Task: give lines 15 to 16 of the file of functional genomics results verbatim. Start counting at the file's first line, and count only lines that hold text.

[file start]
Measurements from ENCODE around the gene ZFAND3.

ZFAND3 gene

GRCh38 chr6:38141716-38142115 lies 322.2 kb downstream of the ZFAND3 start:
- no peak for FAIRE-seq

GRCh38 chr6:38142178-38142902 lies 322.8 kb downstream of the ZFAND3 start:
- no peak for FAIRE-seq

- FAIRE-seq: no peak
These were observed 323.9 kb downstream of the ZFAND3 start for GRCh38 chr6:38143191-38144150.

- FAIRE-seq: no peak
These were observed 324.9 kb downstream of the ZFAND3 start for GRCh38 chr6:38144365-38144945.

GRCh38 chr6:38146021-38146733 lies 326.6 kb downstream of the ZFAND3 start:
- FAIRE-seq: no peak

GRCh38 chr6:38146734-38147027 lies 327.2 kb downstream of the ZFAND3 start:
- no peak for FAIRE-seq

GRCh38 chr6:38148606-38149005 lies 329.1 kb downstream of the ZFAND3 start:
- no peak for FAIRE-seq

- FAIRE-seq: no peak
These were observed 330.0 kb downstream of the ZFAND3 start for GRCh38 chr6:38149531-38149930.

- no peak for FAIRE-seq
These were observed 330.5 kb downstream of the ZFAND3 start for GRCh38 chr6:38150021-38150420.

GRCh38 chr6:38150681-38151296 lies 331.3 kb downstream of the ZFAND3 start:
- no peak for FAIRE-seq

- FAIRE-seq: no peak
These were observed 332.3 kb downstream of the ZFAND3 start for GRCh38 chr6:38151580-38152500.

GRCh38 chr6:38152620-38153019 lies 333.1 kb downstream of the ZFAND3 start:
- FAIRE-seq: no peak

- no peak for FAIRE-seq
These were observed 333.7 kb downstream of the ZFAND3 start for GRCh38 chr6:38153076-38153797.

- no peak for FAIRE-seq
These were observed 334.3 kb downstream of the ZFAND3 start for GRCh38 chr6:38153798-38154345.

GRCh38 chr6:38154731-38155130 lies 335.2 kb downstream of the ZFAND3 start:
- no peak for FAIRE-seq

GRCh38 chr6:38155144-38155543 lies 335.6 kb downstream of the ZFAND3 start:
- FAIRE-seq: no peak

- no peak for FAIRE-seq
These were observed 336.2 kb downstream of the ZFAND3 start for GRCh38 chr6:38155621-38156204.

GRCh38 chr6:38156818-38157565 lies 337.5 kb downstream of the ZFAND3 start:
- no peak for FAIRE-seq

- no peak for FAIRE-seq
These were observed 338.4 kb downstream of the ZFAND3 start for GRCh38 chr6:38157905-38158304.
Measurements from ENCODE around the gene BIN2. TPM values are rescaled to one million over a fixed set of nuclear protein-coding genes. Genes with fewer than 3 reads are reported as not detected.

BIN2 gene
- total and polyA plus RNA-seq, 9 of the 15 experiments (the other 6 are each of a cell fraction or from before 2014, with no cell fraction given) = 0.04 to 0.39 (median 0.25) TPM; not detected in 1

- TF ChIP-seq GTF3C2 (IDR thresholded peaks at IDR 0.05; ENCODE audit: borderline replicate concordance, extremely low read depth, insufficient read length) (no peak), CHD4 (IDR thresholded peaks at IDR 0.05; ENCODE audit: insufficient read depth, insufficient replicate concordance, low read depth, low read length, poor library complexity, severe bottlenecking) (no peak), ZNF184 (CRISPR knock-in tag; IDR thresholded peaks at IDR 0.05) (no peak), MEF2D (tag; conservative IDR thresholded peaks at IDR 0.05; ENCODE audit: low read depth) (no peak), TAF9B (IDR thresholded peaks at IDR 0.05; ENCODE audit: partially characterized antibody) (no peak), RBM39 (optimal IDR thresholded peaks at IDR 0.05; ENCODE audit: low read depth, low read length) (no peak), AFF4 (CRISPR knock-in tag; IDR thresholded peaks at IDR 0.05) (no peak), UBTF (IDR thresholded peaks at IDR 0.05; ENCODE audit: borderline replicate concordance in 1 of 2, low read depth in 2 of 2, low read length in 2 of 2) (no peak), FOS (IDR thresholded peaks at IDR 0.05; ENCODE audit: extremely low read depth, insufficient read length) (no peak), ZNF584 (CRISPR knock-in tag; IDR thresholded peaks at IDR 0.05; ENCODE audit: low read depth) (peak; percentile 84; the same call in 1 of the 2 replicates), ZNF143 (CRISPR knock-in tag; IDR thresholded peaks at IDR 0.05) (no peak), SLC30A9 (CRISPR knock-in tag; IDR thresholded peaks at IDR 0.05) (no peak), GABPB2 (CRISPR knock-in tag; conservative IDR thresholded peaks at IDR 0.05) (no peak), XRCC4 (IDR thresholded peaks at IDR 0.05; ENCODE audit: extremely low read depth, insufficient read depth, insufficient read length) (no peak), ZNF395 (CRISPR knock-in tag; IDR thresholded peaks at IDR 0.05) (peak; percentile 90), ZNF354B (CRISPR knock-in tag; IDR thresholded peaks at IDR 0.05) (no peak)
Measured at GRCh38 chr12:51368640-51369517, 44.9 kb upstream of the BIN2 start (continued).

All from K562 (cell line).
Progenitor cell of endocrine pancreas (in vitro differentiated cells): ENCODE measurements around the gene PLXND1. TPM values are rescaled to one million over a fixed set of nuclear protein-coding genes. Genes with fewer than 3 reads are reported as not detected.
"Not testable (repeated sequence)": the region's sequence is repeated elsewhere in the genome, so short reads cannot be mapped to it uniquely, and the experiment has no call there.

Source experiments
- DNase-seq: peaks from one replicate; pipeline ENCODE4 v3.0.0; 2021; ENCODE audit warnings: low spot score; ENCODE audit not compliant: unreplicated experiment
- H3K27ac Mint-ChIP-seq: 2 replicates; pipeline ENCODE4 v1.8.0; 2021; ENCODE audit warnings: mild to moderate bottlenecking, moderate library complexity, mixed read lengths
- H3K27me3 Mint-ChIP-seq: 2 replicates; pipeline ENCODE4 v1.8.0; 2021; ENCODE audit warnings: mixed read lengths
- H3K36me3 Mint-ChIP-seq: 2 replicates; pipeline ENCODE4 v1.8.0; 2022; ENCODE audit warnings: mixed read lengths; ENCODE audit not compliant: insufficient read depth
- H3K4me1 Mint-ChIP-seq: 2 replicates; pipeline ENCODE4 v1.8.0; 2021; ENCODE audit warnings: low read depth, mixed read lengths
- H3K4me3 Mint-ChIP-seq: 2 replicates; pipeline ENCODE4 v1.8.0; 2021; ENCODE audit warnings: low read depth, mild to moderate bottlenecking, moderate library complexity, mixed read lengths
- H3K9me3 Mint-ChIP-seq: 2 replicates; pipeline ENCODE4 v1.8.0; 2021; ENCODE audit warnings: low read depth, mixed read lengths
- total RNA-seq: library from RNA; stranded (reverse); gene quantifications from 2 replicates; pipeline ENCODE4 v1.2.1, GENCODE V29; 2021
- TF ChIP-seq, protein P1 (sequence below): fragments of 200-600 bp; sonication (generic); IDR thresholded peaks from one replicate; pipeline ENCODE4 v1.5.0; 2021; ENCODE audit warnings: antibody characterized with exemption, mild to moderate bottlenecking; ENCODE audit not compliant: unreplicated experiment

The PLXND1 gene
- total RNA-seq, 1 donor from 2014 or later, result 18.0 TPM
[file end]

GRCh38 chr6:38148606-38149005 lies 329.1 kb downstream of the ZFAND3 start:
- no peak for FAIRE-seq